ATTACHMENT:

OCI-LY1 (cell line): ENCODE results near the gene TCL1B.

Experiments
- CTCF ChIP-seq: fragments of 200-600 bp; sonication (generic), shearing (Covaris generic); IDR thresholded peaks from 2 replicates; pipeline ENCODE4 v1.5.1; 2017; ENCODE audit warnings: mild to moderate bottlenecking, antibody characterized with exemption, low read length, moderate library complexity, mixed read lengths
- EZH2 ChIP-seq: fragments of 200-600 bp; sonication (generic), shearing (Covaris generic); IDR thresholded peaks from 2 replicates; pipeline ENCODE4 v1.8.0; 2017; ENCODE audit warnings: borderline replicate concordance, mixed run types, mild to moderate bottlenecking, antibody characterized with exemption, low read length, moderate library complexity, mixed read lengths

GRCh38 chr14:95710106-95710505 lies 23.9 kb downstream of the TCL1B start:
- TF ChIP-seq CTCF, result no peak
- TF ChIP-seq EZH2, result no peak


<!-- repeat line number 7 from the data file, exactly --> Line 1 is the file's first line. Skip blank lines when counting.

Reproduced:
- TF ChIP-seq EZH2, result no peak